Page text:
What drives these voters to support the nostalgic candidacies of Trump, Carson, and Cruz are the realities of contemporary American culture. To these voters, 2015 is a scary place. Thanks to the Obergefell decision, gay marriage is a constitutional right in every state. Our current president is half-black and has an Arabic middle name. Former Olympic hero Bruce Jenner is now reality television star Caitlin Jenner. Kendrick Lamar is topping charts with an unapologetic black American dream. Black Lives Matter is taking to the streets and laying bare the institutional racism embedded in our entire socio-political structure. Muslim Americans are building clocks, not bombs. Millennials, the least religious generation in American history, are trading church Sundays for Netflix and chill. The Pope has a message of tolerance and progressive politics. Hispanic Americans are the largest, fastest growing minority community in the country and outnumber white Americans in states like California. The biggest Spanish-language television network in the world, Univision, is aimed at Americans and headquartered in New York City.

Against this contemporary backdrop, the nostalgic backlash of the summer of 2015 starts to make more sense. Boxed in by these cultural and demographic realities, advocates of the Party of the Past are lashing out.

First they turn to Donald Trump. They relish in the “Make America Great Again” message emblazoned on his old-school trucker hats— a message that’s heavily influenced by white identity politics. [Dear millennial progressives ironically wearing these fucking hats: please stop. You aren’t helping. These ones are funnier anyway]. When Trump rants about the wall that he wants to build around the country, his supporters understand it as a righteous step toward Fortress America. They erupt in the kind of “U-S-A” frenzies that lead old white guys to drag young Latinos across ballroom floors. It’s a message formed in reaction that compels revenge: building a transcontinental wall, abusing protesters, beating up a homeless Hispanic man Boston. It’s a political platform born out of a culture that rejects the present and looks to the past. Should we be surprised that only 2% of Trump’s supporters are under the age of 30, and that one in three is over the age of 65?

Then they turn to Ben Carson, the pediatric neurosurgeon whose life story is lifted straight from a Dickens novel. Carson’s supporters look a lot like Trump’s: old, white, and angry. His particular appeal to the Party of the Past stems from his Christian revivalism and his rallying against “political correctness”. His evangelicalism is a straightforward campaign against contemporary trends toward secularism, gay rights, and social progressivism. When he says “we’ve got to stop progressives from trying to drive God out of our land,” he is calling for a crusade in the name of passé traditionalism. The political correctness argument, meanwhile, really boils down to a rejection of the contemporary culture that brings marginalized voices into the fold. When Carson says he “would not advocate that we put a Muslim in charge of this nation,” he implies that the US Constitution does not apply to Muslims— a sentiment he echoes in his vocal support of Guantanamo.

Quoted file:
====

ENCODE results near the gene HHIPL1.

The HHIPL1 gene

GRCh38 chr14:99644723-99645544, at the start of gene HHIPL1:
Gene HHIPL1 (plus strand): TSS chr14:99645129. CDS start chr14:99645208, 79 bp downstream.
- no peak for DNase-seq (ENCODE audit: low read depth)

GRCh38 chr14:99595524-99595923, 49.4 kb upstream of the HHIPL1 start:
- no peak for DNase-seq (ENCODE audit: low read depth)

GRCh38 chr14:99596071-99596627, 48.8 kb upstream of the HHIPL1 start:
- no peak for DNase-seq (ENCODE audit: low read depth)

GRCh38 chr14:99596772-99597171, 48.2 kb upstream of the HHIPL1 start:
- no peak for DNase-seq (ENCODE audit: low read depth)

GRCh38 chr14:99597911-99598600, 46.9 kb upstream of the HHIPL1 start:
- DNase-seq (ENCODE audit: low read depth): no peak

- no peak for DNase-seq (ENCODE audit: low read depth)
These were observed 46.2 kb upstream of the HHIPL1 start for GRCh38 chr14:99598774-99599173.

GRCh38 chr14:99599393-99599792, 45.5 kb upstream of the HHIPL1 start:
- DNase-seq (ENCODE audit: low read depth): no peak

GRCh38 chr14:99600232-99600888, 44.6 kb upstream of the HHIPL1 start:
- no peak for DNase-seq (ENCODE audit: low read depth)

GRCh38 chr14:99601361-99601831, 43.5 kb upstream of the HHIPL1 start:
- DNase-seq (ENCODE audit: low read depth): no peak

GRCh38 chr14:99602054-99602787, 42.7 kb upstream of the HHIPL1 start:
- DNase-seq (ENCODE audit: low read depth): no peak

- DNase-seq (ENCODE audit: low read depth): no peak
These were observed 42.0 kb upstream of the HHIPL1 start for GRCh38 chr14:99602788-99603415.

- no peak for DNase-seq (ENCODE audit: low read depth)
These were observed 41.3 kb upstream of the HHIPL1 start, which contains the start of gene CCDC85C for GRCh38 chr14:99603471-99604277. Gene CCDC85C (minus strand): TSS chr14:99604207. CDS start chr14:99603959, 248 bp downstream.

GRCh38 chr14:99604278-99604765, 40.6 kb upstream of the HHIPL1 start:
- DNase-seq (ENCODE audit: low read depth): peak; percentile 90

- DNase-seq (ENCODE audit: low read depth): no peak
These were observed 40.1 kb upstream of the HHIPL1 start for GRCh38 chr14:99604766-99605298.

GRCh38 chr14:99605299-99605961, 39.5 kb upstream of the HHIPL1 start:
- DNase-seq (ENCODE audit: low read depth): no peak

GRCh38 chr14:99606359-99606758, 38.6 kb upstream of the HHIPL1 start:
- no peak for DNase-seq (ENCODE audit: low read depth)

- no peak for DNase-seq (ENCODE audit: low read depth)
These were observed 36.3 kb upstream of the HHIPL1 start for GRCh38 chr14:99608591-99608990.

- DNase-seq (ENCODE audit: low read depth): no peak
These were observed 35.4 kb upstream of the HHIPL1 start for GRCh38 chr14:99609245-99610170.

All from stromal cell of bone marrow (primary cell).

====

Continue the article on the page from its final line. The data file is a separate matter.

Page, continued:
And they turn to Ted Cruz, the poor man’s William F. Buckley. He’s a fellow crusader on the puritanical warpath who represents the least cool parts of old-school Ivy League culture. Finally they turn to Mike Huckabee, who strives for headlines with photo-ops with Kim Davis’s hillbilly husband and offensive tweets about Caitlin Jenner. Meanwhile, Rand Paul is the only candidate who has spent his energy purposefully reaching out to minority communities and he is nowhere in the polls.

The Republican Party leaders who envisioned a Party of the Future hoped that this all would be a summer-time fling, over by the time school started up and the presidential race got down to business. But Trump and Carson are still miles ahead of their competitors in national polls, with the former holding down a huge lead in New Hampshire and the latter taking Iowa by storm.

There is still one hope for the Republican project in 2016 and in recent weeks the pundits have been calling his name. Marco Rubio, a Cuban American politician interested in actually governing the country and a vocal supporter of immigration reform, may be the last best hope for the Party of the Future. His poll numbers are still unimpressive, but if he can mobilize enough support in the wings of the GOP that aren’t primarily motivated by nostalgia and anger, it could mean big things for the Republican Future project. Wouldn’t it be nice, just for a change, to hear chants of “U-S-A” rising in support of a second-generation Hispanic American immigrant instead of in the name of an old, white crusade against a multicultural America?

Will Kirkland is Chicago-based writer and student who has too many opinions which he airs too frequently. He is currently re-watching the Benghazi hearing with a bottle of Jameson.